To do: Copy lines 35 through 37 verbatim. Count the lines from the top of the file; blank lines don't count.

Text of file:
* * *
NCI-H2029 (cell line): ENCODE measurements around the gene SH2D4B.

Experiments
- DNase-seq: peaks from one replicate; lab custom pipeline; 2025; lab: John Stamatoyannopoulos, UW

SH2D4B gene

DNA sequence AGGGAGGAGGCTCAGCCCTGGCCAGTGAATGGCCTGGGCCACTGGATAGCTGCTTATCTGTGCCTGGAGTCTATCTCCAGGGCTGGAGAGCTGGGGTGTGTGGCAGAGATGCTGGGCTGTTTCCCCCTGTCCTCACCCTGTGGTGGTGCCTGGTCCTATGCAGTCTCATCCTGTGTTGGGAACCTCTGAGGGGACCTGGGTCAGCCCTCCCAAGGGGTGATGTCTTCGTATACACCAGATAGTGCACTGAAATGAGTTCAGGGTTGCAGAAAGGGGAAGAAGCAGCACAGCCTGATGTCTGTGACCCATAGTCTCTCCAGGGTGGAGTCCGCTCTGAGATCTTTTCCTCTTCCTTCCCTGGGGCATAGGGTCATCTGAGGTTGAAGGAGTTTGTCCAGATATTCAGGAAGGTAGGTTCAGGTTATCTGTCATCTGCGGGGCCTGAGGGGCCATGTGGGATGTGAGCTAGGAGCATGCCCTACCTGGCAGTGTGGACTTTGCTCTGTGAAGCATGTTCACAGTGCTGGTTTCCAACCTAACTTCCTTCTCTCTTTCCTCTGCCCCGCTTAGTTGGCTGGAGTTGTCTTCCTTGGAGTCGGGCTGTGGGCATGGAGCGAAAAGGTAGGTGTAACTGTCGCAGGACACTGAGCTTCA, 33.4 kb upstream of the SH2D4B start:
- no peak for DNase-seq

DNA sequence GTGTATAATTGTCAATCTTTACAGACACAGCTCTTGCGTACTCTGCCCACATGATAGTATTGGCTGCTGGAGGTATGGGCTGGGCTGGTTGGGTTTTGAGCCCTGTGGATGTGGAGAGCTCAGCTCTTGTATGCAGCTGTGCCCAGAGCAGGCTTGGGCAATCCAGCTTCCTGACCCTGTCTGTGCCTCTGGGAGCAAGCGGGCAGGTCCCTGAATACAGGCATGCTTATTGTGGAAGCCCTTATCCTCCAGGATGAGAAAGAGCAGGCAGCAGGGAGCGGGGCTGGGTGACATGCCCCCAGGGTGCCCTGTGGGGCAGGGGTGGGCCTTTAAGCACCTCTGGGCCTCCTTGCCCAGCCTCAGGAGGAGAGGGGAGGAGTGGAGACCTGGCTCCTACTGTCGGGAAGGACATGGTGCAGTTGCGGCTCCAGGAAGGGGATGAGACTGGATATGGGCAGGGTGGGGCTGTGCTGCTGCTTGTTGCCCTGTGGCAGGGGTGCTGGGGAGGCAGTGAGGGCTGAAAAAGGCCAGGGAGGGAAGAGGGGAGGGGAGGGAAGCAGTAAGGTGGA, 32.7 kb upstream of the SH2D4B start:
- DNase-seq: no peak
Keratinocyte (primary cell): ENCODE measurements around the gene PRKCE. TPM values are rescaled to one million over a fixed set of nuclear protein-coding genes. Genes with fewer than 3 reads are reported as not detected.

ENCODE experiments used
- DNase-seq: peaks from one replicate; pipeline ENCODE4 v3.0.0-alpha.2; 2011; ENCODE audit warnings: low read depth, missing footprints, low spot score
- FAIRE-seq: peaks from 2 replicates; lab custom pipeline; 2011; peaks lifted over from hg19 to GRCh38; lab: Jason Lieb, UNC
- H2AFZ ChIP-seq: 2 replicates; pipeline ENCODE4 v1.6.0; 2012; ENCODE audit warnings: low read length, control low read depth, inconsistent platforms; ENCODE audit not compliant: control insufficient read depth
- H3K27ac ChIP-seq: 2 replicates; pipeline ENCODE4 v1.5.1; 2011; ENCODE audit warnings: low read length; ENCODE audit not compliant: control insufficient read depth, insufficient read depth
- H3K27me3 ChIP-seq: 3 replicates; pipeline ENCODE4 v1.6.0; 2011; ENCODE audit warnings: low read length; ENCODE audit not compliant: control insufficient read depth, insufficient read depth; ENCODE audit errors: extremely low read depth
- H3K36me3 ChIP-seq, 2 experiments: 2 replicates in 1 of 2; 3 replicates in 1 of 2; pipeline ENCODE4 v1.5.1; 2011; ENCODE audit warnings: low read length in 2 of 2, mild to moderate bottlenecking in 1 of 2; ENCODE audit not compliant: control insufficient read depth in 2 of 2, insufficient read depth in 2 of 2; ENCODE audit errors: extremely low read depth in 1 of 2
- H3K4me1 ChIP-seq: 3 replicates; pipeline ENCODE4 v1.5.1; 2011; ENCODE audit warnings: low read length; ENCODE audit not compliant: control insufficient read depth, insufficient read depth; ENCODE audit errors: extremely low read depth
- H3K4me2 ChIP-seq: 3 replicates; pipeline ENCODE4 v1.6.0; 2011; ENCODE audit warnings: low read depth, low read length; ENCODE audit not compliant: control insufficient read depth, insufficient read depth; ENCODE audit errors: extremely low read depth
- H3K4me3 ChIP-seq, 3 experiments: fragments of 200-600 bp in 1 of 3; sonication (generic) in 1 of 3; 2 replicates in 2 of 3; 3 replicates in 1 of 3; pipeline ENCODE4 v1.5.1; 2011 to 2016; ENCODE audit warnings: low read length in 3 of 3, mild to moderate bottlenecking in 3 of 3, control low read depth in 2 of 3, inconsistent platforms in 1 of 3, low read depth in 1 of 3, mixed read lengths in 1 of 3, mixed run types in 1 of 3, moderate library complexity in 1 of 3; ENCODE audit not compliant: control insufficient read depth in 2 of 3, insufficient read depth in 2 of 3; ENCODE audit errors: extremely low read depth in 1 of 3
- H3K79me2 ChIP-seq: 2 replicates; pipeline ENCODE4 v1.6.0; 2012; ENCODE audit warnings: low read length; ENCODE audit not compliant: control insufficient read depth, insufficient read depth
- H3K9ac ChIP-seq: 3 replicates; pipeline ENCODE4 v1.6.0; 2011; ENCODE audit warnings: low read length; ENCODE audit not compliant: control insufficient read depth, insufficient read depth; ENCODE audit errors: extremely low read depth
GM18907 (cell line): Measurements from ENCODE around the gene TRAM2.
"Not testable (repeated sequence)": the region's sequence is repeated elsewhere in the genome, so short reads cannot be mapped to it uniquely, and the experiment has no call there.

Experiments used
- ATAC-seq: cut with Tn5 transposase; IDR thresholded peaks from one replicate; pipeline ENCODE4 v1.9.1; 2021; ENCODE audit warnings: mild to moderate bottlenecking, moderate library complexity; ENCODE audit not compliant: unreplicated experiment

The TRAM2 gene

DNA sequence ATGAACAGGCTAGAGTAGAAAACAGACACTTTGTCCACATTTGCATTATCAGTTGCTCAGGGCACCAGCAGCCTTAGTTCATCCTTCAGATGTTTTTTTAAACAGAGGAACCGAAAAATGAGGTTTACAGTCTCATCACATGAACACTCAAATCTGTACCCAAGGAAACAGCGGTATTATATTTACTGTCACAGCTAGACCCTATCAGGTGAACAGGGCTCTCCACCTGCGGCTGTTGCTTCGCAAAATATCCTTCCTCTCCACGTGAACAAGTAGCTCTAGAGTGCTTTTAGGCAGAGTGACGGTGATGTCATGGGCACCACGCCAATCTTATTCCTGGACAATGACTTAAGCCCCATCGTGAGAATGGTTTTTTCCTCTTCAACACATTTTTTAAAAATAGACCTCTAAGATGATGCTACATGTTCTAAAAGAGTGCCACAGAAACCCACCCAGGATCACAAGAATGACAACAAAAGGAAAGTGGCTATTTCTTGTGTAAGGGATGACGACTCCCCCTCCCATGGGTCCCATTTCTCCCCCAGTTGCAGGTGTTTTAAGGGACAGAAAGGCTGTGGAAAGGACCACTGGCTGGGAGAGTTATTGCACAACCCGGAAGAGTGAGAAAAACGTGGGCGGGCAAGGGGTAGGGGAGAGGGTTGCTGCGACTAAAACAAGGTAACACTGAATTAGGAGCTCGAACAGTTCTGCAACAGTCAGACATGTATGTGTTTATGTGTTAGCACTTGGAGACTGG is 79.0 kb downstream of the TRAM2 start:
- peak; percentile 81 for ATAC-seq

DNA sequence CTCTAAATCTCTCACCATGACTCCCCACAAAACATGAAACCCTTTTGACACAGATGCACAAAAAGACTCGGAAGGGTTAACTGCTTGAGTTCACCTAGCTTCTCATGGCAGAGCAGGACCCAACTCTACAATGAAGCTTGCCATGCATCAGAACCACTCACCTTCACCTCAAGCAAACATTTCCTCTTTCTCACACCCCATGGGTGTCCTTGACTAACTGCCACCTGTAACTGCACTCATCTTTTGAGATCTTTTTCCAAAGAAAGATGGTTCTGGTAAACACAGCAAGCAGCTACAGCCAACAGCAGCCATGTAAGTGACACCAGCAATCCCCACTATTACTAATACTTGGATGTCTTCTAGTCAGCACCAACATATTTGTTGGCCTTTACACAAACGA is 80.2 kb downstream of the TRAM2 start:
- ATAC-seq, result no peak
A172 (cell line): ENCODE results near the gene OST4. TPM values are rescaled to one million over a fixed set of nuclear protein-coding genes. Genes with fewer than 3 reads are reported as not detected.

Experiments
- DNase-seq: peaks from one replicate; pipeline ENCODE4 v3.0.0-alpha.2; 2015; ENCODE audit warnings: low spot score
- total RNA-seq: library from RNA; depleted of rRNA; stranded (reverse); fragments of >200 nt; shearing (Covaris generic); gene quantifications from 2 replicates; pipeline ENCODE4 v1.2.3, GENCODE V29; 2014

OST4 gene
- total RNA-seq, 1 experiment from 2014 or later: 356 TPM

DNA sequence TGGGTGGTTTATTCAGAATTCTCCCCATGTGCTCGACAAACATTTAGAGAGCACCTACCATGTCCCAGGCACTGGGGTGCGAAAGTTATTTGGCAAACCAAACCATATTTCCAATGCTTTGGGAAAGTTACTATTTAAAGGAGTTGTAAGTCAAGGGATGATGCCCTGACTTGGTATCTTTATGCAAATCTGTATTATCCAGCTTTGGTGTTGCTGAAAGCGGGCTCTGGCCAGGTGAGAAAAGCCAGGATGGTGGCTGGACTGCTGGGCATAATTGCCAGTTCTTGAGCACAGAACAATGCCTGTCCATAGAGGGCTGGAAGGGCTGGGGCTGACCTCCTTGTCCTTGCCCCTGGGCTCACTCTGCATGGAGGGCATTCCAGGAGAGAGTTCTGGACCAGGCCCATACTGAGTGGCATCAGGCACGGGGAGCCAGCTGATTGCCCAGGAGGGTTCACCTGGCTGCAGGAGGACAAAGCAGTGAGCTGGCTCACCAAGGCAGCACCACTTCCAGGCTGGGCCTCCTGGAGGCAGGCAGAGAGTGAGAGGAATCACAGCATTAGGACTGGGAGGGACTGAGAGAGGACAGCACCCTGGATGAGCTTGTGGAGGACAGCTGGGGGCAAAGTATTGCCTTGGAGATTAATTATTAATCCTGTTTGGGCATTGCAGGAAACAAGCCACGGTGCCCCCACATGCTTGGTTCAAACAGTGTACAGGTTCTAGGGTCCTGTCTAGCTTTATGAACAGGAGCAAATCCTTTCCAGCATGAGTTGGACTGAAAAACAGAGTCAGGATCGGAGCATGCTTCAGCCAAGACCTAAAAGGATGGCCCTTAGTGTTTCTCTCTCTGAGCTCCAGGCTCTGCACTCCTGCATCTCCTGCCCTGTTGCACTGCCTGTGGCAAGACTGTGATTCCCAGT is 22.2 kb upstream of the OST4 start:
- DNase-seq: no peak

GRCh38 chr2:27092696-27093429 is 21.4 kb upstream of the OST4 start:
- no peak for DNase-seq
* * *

OST4 gene
- total RNA-seq, 1 experiment from 2014 or later: 356 TPM

DNA sequence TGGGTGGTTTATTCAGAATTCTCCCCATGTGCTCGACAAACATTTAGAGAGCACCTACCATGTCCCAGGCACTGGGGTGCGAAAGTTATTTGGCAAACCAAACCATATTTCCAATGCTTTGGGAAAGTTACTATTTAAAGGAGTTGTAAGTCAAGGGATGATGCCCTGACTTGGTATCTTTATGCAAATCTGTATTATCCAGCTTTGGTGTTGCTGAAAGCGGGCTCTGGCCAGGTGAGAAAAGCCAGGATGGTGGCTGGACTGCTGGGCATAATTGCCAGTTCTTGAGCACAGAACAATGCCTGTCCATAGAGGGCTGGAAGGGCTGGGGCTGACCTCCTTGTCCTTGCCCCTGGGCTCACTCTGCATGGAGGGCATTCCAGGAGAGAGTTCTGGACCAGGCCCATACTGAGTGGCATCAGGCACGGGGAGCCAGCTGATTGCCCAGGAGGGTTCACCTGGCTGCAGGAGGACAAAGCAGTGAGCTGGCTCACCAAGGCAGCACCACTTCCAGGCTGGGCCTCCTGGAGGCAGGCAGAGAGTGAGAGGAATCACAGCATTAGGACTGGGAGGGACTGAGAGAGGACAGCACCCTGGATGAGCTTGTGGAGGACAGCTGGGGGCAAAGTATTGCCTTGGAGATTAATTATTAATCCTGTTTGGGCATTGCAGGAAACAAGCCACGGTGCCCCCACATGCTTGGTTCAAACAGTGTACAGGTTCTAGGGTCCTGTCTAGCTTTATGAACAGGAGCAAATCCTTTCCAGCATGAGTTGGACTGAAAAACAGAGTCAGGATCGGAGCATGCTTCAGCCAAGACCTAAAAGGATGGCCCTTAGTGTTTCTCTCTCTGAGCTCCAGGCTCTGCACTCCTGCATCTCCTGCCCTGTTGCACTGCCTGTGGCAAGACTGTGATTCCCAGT is 22.2 kb upstream of the OST4 start: